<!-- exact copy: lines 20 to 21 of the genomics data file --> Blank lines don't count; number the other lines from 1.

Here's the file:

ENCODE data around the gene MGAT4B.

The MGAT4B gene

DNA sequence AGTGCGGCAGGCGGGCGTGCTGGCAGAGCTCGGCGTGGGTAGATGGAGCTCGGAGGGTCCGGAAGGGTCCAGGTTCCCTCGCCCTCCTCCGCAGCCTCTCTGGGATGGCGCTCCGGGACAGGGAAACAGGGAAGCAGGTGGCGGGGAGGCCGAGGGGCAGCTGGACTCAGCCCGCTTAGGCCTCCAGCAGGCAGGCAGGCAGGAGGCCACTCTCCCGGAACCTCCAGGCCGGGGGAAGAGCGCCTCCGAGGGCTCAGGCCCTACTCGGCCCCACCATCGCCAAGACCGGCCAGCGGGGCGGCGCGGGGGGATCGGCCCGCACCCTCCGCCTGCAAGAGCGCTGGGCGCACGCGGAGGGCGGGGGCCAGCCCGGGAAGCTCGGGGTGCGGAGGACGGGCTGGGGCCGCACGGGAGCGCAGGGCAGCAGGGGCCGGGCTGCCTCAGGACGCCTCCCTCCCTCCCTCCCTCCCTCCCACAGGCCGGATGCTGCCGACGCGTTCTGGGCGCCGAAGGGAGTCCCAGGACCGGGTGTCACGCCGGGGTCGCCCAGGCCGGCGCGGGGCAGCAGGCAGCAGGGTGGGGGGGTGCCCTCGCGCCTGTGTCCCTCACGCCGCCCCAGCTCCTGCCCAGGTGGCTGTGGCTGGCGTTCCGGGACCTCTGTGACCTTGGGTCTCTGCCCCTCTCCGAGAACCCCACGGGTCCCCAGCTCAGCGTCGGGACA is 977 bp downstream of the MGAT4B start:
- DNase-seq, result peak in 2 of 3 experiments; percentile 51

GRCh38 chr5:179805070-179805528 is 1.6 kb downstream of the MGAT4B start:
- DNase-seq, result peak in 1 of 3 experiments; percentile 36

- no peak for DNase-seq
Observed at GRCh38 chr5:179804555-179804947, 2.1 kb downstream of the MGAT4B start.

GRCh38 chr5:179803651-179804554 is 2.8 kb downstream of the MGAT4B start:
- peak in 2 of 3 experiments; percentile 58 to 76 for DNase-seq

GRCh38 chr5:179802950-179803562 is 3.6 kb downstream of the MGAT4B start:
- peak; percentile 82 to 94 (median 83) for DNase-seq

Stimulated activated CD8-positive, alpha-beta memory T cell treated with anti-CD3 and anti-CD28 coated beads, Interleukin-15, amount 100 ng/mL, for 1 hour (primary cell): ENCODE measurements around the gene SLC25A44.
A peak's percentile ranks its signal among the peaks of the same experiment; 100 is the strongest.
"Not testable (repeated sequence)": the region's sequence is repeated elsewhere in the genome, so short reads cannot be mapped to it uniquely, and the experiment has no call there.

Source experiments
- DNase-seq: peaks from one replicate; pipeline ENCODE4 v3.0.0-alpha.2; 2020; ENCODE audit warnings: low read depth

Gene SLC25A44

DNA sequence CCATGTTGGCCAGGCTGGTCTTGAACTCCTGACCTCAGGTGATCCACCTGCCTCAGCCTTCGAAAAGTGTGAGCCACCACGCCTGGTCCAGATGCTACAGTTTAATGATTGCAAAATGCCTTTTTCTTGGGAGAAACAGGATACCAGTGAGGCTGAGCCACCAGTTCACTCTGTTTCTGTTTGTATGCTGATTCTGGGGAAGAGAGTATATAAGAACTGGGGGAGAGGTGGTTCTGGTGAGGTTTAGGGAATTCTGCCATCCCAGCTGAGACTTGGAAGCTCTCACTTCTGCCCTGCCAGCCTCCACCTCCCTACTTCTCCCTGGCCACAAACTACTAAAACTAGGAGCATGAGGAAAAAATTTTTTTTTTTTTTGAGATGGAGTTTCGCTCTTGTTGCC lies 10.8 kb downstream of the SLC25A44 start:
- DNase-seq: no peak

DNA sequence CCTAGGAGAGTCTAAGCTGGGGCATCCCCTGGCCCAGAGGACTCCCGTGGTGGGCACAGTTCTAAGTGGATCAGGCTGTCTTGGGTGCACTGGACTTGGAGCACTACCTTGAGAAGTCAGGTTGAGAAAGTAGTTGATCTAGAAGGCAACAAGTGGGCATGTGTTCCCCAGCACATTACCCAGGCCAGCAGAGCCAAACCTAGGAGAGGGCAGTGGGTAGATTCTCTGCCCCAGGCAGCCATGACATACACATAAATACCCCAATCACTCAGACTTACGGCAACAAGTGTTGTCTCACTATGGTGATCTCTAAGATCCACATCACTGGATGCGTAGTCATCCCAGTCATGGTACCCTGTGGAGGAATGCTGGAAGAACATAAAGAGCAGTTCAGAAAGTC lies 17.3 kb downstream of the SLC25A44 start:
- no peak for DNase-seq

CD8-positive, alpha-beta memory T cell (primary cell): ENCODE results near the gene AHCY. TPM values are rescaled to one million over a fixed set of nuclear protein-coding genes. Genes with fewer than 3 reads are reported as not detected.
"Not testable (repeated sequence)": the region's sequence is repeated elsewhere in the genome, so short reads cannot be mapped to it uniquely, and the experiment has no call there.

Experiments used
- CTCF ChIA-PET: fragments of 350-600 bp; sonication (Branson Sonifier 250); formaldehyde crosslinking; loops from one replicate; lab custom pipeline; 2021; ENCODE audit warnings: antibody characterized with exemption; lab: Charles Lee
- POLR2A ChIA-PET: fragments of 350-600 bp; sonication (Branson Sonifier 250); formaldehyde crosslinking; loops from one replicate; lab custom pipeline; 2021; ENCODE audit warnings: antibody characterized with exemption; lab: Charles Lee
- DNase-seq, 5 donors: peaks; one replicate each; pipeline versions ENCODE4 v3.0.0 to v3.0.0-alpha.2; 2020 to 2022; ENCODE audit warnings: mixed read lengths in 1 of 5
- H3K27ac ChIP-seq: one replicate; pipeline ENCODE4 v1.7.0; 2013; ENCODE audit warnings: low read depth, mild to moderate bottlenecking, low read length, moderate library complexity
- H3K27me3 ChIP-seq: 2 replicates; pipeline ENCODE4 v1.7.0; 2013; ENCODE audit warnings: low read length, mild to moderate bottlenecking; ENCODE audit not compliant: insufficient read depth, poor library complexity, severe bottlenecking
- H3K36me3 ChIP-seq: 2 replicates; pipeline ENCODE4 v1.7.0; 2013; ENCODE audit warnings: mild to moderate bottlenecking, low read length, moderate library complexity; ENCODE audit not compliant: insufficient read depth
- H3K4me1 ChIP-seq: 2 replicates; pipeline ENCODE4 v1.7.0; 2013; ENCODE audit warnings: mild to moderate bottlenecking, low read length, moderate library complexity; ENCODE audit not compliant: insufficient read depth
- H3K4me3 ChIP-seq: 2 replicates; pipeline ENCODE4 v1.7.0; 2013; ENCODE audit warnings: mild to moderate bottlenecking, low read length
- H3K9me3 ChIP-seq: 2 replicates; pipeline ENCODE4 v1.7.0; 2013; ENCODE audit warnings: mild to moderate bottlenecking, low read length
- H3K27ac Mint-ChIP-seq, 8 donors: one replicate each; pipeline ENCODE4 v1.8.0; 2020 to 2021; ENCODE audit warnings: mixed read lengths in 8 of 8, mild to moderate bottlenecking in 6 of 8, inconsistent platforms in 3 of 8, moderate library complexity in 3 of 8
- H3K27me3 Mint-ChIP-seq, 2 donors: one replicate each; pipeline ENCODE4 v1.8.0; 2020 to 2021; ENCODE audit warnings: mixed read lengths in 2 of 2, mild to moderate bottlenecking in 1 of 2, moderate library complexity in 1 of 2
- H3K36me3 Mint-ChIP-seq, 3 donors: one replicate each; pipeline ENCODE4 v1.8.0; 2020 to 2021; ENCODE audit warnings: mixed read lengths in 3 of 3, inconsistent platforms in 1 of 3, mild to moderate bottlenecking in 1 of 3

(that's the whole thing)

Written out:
- DNase-seq: no peak

DNA sequence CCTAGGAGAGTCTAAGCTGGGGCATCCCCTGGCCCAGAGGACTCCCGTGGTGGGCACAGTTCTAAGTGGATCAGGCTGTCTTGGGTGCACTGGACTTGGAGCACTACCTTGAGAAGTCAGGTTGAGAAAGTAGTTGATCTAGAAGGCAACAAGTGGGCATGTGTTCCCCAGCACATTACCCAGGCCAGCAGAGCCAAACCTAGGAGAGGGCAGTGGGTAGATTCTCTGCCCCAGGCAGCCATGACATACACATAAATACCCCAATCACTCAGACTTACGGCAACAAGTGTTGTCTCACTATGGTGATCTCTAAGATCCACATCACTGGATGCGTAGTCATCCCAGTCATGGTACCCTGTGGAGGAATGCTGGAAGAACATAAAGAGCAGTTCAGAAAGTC lies 17.3 kb downstream of the SLC25A44 start: